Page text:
Babies born without this first exposure to the microbes, located in their mother’s birth canal, start life with an incomplete and imbalanced microbiome. This imbalance can have life-long consequences. Harman continues, “The discovery of the microbiome is an exciting moment in human history. The insight gives into the existence of the trillions of bacteria that live on us and in us potentially offers the medical community a new way to treat disease. Even more importantly, it also offers the possibility of helping prevent disease in the first place. And it all starts with birth. Even if vaginal birth isn’t possible, then immediate skin-to-skin contact and breastfeeding should be fully supported and encouraged by all healthcare providers to help ensure the baby’s microbiome is still seeded with the mother’s own bacteria. Apart from the obvious gift of life, the seeding of the baby’s microbiome is perhaps the second greatest ‘gift’ a mother can give her baby.” (1)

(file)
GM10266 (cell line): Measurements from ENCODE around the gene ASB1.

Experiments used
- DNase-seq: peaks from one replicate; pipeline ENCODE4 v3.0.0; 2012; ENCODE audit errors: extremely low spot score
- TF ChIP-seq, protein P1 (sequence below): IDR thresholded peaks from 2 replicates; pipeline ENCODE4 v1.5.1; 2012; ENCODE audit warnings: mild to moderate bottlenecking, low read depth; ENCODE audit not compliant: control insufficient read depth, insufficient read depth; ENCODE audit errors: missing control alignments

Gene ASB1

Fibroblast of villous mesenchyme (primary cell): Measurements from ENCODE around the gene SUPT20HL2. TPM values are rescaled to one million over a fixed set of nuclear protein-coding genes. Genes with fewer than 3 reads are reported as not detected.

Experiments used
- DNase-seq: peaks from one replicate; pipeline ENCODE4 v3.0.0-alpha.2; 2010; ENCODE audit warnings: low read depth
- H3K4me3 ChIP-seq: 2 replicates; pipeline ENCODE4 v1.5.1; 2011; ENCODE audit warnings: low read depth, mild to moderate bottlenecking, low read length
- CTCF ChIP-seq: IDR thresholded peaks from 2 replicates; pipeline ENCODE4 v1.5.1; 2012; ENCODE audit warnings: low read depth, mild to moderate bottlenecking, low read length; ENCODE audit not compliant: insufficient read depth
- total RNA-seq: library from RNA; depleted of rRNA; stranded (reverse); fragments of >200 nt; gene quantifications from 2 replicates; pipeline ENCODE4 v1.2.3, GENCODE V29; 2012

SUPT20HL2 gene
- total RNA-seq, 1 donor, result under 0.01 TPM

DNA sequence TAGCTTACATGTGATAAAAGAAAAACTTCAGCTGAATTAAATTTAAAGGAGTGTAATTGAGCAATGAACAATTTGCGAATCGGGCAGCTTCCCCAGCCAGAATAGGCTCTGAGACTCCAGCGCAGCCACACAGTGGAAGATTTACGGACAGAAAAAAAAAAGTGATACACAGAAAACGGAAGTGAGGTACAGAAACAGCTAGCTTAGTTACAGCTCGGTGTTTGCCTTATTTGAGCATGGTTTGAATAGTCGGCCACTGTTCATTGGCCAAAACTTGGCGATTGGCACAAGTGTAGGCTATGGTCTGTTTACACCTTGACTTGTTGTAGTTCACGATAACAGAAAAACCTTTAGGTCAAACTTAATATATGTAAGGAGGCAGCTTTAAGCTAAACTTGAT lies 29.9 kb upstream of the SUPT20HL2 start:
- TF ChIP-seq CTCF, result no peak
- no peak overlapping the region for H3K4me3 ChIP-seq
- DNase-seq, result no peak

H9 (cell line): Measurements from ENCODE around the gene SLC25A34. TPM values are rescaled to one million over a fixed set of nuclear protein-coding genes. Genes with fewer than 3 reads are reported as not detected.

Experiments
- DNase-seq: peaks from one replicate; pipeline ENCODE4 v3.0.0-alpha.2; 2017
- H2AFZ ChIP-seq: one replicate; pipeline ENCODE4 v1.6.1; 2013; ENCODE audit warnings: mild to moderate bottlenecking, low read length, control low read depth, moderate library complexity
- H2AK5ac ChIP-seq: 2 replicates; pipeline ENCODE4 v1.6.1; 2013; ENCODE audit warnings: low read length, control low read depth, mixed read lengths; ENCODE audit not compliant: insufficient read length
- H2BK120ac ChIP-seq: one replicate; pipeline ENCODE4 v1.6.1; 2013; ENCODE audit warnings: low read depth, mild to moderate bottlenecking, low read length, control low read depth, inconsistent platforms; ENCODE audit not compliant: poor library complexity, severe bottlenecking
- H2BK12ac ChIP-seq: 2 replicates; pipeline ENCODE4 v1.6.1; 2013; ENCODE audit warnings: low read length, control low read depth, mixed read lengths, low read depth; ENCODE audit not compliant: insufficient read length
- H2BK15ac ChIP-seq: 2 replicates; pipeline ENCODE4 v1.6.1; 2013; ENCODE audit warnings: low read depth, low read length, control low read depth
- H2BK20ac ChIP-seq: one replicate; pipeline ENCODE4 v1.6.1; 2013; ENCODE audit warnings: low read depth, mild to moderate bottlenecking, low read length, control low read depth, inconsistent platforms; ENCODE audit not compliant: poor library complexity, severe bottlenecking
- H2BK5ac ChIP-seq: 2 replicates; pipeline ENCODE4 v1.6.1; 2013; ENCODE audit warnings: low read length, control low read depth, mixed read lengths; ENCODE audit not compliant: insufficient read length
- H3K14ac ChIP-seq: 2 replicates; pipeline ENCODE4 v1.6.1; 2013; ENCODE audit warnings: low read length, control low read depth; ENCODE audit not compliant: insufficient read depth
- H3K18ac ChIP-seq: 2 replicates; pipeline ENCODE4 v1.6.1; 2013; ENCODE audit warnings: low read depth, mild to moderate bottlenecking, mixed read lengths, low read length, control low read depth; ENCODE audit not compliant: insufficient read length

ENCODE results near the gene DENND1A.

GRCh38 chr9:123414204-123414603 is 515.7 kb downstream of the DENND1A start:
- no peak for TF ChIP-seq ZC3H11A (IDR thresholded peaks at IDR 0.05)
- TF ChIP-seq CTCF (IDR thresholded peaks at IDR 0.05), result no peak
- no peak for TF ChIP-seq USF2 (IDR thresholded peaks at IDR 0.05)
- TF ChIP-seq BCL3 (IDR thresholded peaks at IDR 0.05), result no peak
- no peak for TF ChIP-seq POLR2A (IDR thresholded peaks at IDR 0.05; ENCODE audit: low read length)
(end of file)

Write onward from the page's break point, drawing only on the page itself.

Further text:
And while it is easy to recommend ways to reinoculate the gut with beneficial microbes, it is just as easy for the bad guys to take over. Antibiotic use, sugar consumption, birth control, and processed food all negatively affect the micro-biome. Beneficial gut microbes are highly susceptible to toxins, which can wreck havoc on your gut health. Studies show that glyphosphate, the active ingredient in Roundup, alters and DESTROYS these beneficial microorganisms. (3) So a good place to start is simply to eat non-processed, organic foods, with an emphasis on including fermented foods into your diet, everyday. The health of your baby’s gut starts with the health of your gut, so make it a priority. Yogurt, Kimchee, Sauerkraut, and Coconut Keifer are a few of my favorites.